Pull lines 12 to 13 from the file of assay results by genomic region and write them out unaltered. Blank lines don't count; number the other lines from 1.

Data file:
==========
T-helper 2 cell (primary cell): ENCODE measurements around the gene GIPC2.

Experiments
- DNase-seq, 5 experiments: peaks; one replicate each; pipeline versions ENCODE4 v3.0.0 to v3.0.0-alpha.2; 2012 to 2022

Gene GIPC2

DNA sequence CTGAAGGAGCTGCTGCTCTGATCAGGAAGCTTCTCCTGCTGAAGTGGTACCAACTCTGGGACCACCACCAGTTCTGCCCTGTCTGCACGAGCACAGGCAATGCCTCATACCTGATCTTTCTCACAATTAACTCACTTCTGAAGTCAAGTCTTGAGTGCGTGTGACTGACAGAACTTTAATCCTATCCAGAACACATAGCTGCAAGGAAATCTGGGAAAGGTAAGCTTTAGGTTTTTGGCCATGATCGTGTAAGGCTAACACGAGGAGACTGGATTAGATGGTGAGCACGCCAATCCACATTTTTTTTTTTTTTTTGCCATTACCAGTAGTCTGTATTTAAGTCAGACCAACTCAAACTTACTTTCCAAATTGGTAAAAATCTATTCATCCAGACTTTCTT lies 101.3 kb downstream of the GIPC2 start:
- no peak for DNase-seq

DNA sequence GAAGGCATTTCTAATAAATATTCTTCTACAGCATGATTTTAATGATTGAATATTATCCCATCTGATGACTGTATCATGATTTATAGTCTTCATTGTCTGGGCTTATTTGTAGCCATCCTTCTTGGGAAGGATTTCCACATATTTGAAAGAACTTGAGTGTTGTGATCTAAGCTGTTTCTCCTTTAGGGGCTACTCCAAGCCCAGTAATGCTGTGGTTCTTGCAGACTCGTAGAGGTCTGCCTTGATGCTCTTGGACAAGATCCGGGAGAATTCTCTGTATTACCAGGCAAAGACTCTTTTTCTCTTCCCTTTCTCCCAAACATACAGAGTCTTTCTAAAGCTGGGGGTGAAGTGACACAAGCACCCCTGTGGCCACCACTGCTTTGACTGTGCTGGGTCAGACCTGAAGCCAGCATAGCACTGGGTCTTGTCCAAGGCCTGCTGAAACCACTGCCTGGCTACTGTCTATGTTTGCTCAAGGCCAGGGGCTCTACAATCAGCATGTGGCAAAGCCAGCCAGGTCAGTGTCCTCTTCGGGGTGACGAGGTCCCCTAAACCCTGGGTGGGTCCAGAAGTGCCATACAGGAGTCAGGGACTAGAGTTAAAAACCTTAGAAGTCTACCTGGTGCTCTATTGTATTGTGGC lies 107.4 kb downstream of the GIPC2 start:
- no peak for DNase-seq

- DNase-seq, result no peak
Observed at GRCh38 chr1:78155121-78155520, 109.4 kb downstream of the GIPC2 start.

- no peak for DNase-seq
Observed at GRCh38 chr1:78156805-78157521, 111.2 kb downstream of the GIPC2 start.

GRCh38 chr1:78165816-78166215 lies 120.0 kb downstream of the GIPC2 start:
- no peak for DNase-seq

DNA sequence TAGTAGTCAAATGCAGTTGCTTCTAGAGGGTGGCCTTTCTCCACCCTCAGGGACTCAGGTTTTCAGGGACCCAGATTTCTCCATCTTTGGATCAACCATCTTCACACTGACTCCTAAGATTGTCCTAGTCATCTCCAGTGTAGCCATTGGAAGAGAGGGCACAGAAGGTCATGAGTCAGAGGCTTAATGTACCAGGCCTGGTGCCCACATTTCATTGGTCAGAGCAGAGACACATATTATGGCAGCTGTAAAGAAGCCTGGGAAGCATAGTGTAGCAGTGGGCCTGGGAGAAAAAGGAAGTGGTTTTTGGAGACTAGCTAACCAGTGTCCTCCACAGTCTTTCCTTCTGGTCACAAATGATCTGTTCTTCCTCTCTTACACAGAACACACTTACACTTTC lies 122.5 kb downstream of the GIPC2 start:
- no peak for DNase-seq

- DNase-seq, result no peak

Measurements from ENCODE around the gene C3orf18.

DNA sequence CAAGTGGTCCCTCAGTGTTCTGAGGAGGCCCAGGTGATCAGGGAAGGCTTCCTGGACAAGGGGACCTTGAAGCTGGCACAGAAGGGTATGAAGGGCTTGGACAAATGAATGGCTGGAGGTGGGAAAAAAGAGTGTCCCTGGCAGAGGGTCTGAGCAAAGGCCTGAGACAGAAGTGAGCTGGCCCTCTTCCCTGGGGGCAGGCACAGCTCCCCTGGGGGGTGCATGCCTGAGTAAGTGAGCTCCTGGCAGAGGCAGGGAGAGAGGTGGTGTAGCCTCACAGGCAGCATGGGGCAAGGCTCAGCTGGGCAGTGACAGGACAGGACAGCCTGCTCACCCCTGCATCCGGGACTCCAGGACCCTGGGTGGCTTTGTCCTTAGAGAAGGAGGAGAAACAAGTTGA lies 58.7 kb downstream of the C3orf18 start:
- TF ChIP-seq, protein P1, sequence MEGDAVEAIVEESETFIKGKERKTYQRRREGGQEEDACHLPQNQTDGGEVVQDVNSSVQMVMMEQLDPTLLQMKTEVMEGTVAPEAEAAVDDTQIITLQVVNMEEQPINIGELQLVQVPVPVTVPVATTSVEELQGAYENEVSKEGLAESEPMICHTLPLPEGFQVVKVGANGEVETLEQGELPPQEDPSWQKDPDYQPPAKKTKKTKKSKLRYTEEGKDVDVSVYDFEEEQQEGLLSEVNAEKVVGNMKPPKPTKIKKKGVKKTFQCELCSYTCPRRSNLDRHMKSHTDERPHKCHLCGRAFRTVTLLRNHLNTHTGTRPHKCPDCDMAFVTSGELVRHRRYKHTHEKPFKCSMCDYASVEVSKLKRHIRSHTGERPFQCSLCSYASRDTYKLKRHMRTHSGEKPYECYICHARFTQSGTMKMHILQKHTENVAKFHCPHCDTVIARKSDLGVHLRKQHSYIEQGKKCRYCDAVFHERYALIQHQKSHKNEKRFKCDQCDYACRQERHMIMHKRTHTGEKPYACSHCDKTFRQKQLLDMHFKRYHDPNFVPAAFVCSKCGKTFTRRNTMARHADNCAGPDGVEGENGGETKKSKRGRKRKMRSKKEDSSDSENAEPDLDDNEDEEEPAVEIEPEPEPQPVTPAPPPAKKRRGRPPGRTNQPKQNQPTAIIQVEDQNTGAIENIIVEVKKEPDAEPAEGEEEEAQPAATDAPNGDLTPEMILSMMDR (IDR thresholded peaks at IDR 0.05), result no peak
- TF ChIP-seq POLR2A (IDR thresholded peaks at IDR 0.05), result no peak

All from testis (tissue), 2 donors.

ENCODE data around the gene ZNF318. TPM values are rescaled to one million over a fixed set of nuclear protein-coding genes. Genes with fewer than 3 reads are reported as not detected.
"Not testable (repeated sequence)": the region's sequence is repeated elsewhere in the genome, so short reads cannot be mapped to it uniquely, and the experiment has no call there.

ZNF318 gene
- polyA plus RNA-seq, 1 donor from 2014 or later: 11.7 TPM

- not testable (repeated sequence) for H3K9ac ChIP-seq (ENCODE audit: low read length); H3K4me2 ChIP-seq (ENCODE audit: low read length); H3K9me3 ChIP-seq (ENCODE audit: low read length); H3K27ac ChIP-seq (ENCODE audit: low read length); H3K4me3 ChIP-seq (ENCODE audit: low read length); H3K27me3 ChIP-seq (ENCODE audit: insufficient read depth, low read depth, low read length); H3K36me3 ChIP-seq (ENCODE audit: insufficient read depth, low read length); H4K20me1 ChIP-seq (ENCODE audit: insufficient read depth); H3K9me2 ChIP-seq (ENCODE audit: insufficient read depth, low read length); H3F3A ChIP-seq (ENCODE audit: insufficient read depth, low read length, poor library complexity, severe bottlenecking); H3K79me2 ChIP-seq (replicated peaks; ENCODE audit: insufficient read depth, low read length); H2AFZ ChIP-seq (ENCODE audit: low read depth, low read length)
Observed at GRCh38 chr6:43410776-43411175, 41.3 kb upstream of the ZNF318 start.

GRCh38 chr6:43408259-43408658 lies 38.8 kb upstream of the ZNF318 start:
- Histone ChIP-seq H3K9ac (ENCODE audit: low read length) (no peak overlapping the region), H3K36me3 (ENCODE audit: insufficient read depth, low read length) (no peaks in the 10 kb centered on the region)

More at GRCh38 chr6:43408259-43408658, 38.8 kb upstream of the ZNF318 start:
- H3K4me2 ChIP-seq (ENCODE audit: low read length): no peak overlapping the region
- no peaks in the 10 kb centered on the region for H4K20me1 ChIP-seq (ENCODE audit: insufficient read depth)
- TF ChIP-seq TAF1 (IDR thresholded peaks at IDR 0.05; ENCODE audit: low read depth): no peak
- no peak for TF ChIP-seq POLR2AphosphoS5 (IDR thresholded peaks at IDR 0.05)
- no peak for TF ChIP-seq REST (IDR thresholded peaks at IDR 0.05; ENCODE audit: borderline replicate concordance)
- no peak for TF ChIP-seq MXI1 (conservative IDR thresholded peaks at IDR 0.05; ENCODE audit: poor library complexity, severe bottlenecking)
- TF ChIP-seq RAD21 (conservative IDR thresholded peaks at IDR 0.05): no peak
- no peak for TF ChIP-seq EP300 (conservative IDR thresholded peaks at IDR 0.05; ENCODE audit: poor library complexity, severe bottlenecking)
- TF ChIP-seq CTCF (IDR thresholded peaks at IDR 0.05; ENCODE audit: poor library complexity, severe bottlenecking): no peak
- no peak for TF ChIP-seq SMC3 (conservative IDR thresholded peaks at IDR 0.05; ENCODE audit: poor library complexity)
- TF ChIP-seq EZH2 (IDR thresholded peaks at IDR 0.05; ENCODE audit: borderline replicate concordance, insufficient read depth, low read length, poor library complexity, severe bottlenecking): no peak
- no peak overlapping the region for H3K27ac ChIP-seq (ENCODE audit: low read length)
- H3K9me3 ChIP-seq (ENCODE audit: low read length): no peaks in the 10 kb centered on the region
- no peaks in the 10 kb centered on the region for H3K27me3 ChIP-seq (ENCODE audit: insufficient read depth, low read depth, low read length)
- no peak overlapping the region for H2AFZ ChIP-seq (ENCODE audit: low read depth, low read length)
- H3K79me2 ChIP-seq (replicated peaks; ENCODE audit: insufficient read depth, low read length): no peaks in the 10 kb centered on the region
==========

Observed at GRCh38 chr1:78156805-78157521, 111.2 kb downstream of the GIPC2 start.

GRCh38 chr1:78165816-78166215 lies 120.0 kb downstream of the GIPC2 start: